I. Young Eagles Challengeativan online no prescription
For many Aboriginal people, the Eagle is a symbol of leadership. Eagles fly high and have great vision so they can spot food and see potential dangers. Eagles mate for life, and work together to protect and care for the Eaglets in their nest. When it is time for the Eaglets to be on their way, the mother Eagle prepares them by making it uncomfortable for them to stay. Eventually, the Young Eagles are pushed out of their nest because their parents know they must go out to experience the world on their own.zolpidem for sale
Aboriginal youth can be like Young Eagles, working together to lead the future health of our communities.buy klonopin online
HOW DO THE GUIDES WORK?soma online without prescription
Are you an Aboriginal youth (First Nations, Inuit, Métis) under the age of 29 years old?buy tramadol no prescription
The Young Eagles’ Challenge includes two guides that have been created to support you to learn about Human Immunodeficiency Virus and the Acquired Immune Deficiency Syndrome (HIV/AIDS), and to even support you to talk to others about them.alprazolam online no prescriptionbuy valium online without prescriptionultram for sale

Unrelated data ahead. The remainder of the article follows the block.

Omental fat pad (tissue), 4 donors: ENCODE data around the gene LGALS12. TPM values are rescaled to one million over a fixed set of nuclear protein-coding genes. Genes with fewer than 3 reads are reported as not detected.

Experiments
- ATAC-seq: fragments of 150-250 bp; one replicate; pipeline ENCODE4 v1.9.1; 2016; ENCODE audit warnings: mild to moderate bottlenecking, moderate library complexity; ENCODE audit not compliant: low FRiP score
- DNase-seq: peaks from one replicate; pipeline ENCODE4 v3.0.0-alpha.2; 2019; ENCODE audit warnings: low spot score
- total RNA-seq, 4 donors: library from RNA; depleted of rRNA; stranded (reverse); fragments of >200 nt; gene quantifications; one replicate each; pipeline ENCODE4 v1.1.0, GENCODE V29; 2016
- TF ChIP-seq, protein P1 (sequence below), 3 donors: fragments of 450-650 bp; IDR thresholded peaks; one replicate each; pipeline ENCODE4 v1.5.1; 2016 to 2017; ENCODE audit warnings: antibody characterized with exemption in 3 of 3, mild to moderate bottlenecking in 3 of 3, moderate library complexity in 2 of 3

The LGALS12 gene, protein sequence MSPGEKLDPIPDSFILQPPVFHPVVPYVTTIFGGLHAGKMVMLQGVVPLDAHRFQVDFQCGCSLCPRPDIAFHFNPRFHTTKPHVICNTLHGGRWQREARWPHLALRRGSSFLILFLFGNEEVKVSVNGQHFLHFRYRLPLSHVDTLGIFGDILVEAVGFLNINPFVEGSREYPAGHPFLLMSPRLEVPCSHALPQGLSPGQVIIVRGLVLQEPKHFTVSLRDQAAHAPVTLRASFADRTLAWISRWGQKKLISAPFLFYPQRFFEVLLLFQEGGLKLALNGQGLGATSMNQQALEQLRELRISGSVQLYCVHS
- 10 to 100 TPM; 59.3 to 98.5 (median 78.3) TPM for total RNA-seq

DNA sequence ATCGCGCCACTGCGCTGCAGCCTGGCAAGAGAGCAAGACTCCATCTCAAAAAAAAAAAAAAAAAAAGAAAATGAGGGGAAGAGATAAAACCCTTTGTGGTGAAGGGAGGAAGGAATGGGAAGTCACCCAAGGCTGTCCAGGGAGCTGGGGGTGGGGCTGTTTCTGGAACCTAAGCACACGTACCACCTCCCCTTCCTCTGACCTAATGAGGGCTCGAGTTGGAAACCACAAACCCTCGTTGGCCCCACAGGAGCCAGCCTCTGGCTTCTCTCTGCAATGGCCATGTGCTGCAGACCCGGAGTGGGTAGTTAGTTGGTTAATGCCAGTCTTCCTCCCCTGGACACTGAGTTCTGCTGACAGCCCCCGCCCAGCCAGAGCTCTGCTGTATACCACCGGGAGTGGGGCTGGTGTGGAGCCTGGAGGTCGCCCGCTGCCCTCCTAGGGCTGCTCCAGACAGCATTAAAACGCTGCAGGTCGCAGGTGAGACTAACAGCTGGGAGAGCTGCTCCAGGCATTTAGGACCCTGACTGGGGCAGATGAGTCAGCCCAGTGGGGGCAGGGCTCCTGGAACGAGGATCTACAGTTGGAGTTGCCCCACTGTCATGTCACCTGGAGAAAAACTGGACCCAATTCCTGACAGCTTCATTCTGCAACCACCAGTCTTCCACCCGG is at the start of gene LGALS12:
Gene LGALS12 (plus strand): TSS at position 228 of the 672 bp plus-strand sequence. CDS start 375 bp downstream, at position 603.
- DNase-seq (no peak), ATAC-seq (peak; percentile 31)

1. KNOW IT! The first guide has important information about HIV/AIDS in it. Learning about this will allow you to be more familiar with what HIV/AIDS and how it is spread from one person to another.buy ambien no prescriptionbuy xanax online no prescription
2. DO IT! The second guide offers you tips, checklists and resources in case you want to talk to other youth and your community about HIV/AIDS. You can be part of a group of Young Eagles spreading this knowledge across Canada!
GOOD STUFF TO KNOW
These two guides have great information for Aboriginal youth that can be shaped to meet group’s needs. Each Aboriginal community is very diverse, the following information is meant to be only guiding principles. Use what makes sense for you as an Aboriginal youth.